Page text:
Etiology of primary biliary cirrhosis: The search for the culprit

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22 Scopus citations


Primary biliary cirrhosis (PBC) is an organ-specific autoimmune disease characterized by the presence of high titer antimitochondrial autoantibodies (AMAs) and destruction of intrahepatic small bile ducts. Despite vigorous efforts in the characterization of autoantibodies and bile duct histopathology, the etiology- of this disease is unclear. Although there is no correlation between the titer of AMAs and disease severity, the presence of AMAs usually occurs before symptoms of liver abnormalities. We believe that the production of AMAs is not an epiphenomenon, and an understanding of the mechanism of AMA induction will shed light on the etiology of PBC. Recent studies have suggested that the induction of PBC is multifactorial, in which the primary player involves the xenobiotics modification of mitochondrial proteins or exposure to xenobiotic-modified bacterial mitochondrial protein homologs, leading to breaking of tolerance to the human mitochondrial autoantigens and eventually liver pathology in genetic susceptible individuals. We discuss the immunophysiological characteristics of biliary epithelial cells, biochemistry of the 2-oxo-acid dehydrogenase complex, and environmental and genetic factors relevant to PBC.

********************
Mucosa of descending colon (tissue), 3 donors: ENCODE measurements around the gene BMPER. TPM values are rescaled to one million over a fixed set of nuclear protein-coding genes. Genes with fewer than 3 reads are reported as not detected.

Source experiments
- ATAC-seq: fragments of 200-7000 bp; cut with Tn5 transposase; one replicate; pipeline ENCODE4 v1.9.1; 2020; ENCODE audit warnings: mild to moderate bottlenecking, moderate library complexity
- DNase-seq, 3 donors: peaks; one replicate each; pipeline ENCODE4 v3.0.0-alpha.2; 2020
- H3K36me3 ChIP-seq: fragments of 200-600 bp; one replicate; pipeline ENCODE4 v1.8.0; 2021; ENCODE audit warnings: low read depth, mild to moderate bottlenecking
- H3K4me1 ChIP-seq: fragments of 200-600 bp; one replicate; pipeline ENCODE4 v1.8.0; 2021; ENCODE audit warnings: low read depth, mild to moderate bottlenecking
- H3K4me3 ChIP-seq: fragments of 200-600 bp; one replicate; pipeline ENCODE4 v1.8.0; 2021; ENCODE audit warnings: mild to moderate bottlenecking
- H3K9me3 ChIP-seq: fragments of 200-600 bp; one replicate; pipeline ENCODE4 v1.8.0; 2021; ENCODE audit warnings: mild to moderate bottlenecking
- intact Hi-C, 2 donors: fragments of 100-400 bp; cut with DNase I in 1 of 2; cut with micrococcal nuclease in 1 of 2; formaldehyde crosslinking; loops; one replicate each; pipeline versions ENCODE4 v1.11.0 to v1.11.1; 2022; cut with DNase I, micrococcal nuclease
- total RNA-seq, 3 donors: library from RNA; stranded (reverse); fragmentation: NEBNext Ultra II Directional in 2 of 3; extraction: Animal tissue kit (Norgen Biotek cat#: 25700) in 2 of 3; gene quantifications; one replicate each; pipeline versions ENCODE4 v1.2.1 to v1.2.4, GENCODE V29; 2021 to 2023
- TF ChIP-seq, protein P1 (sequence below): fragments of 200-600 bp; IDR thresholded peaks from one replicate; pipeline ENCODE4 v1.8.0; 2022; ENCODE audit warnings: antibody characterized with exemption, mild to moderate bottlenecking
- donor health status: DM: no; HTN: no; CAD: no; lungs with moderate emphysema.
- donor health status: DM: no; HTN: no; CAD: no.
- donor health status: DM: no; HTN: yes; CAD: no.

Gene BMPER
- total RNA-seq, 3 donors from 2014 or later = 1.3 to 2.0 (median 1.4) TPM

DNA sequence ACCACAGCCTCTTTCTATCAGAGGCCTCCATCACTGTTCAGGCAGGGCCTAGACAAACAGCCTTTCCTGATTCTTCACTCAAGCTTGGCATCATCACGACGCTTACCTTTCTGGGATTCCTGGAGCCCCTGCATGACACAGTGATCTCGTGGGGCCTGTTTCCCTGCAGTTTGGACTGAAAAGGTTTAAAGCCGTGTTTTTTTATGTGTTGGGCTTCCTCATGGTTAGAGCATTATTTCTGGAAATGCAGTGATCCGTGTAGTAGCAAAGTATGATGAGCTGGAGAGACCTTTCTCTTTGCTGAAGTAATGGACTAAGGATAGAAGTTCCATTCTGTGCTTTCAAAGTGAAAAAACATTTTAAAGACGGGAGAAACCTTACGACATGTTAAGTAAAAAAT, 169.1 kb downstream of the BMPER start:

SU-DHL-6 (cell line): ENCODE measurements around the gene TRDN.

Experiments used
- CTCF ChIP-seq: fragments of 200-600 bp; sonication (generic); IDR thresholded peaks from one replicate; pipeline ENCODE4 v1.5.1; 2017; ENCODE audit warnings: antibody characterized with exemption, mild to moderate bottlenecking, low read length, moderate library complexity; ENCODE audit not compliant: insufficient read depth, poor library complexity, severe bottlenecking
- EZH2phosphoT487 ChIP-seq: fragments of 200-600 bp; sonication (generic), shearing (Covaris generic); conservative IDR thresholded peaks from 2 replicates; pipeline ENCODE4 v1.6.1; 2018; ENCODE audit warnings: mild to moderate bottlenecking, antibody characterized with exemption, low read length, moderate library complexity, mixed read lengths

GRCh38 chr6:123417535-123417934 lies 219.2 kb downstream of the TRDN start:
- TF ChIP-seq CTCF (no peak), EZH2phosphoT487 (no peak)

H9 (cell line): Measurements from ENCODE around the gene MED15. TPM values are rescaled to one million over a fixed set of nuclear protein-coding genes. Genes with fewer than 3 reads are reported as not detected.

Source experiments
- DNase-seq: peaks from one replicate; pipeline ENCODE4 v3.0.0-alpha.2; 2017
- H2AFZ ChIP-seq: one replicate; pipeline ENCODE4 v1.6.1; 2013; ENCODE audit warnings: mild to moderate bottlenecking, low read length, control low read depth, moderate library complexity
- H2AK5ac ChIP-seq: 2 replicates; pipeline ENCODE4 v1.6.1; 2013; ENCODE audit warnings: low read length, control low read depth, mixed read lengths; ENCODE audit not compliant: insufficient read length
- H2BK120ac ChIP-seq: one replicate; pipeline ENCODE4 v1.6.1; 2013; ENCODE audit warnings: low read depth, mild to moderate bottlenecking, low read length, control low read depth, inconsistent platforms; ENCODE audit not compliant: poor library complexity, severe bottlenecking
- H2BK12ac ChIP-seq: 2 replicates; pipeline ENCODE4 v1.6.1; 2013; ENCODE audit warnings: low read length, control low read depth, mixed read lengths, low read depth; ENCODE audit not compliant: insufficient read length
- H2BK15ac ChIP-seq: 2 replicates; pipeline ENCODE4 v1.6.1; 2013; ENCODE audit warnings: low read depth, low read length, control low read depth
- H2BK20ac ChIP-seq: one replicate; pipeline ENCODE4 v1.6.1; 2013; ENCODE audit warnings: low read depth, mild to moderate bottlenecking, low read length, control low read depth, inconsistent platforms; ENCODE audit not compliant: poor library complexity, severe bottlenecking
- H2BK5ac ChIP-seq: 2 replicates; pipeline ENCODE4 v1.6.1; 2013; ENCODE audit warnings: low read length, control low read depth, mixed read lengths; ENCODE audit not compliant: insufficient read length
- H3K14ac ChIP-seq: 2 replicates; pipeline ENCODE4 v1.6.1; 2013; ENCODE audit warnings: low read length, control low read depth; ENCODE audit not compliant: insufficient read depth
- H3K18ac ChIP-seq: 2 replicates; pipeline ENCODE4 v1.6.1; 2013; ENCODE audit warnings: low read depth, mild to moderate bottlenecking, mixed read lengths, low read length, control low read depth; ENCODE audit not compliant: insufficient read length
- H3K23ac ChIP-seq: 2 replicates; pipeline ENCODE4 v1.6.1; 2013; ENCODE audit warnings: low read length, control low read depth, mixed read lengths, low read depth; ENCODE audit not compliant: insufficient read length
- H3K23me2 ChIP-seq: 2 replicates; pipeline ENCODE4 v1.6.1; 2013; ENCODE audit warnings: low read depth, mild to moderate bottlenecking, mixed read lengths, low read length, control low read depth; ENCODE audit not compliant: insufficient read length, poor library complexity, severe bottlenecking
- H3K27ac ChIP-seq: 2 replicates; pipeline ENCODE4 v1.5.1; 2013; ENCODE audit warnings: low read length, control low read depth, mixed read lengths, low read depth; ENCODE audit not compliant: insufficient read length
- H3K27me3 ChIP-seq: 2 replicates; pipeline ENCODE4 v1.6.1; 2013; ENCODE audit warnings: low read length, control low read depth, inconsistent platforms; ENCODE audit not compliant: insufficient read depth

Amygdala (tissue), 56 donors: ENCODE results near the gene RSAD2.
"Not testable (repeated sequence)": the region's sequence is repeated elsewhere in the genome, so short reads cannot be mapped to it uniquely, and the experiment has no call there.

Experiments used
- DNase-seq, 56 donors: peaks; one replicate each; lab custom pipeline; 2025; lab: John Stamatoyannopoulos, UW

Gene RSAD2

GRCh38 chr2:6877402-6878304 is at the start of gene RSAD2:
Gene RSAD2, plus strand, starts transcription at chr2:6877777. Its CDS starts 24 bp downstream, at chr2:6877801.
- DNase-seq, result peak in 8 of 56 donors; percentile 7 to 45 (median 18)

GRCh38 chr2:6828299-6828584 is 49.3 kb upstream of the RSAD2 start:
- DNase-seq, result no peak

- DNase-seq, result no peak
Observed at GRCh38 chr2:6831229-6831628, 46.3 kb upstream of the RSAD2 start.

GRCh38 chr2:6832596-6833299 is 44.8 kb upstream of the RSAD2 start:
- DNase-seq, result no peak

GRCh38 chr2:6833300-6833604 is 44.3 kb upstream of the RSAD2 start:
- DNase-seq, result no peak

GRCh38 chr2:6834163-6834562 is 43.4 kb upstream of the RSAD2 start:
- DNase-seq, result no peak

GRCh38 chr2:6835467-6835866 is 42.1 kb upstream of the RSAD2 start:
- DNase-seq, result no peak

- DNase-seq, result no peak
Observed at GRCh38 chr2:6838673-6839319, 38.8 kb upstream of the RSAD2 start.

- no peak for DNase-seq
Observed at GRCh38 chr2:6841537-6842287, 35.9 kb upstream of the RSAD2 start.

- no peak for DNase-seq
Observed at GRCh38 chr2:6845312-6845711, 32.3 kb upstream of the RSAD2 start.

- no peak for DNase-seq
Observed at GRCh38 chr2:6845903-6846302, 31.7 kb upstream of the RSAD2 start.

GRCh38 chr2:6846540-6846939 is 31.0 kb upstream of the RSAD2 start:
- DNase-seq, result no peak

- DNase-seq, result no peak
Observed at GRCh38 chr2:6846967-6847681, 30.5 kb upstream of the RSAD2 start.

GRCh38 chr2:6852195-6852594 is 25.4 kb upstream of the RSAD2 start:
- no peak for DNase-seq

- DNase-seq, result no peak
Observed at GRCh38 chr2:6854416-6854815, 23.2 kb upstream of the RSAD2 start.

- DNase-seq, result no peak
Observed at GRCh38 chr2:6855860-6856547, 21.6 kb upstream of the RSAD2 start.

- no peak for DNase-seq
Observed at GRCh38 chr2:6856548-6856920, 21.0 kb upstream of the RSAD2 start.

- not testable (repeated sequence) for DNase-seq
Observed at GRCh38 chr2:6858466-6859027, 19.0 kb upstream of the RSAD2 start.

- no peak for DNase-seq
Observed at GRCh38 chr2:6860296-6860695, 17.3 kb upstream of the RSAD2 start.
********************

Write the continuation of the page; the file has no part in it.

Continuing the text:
Original languageEnglish (US)
Pages (from-to)327-336
Number of pages10
JournalSeminars in Liver Disease
Issue number3
StatePublished - Aug 2005


  • 2-oxoacid dehydrogenase
  • Autoanti bodies
  • Autoreactive T cells
  • Biliary epithelial cells

ASJC Scopus subject areas

  • Hepatology


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